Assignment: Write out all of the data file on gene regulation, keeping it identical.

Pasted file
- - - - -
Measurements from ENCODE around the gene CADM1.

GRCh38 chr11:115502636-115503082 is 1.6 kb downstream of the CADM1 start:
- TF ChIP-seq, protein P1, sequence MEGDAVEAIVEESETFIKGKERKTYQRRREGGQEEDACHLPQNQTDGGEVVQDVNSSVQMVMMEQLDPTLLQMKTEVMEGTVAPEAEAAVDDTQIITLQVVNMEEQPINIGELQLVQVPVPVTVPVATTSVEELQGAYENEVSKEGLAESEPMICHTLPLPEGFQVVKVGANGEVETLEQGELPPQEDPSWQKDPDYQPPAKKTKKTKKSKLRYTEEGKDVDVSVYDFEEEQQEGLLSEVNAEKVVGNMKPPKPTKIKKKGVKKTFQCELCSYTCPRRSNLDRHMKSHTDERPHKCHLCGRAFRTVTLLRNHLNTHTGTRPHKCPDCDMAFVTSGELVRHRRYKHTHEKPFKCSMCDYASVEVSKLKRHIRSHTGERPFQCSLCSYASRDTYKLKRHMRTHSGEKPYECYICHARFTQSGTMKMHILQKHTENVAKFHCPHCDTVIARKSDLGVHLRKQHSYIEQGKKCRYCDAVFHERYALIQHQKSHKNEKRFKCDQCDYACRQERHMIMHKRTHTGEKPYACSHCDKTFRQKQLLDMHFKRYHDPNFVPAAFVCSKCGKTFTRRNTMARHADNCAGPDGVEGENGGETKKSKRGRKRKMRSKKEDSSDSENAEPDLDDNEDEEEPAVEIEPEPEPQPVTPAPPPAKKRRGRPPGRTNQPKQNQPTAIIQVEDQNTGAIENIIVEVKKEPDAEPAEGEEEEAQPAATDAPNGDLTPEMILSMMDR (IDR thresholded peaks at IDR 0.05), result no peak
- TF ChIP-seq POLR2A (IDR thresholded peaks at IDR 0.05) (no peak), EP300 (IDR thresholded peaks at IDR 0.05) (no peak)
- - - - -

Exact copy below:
Measurements from ENCODE around the gene CADM1.

GRCh38 chr11:115502636-115503082 is 1.6 kb downstream of the CADM1 start:
- TF ChIP-seq, protein P1, sequence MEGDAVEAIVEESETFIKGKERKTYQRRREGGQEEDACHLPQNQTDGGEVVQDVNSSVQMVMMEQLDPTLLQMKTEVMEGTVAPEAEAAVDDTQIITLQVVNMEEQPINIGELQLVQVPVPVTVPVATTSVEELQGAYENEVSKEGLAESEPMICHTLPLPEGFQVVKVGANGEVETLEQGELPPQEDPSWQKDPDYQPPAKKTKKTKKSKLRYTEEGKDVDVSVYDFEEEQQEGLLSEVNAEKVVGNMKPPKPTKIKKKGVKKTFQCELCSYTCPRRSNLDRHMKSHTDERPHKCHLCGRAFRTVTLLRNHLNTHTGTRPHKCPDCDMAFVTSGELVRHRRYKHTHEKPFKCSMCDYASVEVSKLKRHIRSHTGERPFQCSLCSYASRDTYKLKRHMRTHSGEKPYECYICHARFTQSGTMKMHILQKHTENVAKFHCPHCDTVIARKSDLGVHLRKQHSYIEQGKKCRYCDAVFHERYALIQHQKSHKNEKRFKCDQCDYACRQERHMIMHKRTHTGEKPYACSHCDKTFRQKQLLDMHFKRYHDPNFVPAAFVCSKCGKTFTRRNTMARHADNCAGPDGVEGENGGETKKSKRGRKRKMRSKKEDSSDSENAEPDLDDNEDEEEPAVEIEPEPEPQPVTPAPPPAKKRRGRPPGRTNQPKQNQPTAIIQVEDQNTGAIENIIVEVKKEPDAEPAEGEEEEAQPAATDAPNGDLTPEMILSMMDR (IDR thresholded peaks at IDR 0.05), result no peak
- TF ChIP-seq POLR2A (IDR thresholded peaks at IDR 0.05) (no peak), EP300 (IDR thresholded peaks at IDR 0.05) (no peak)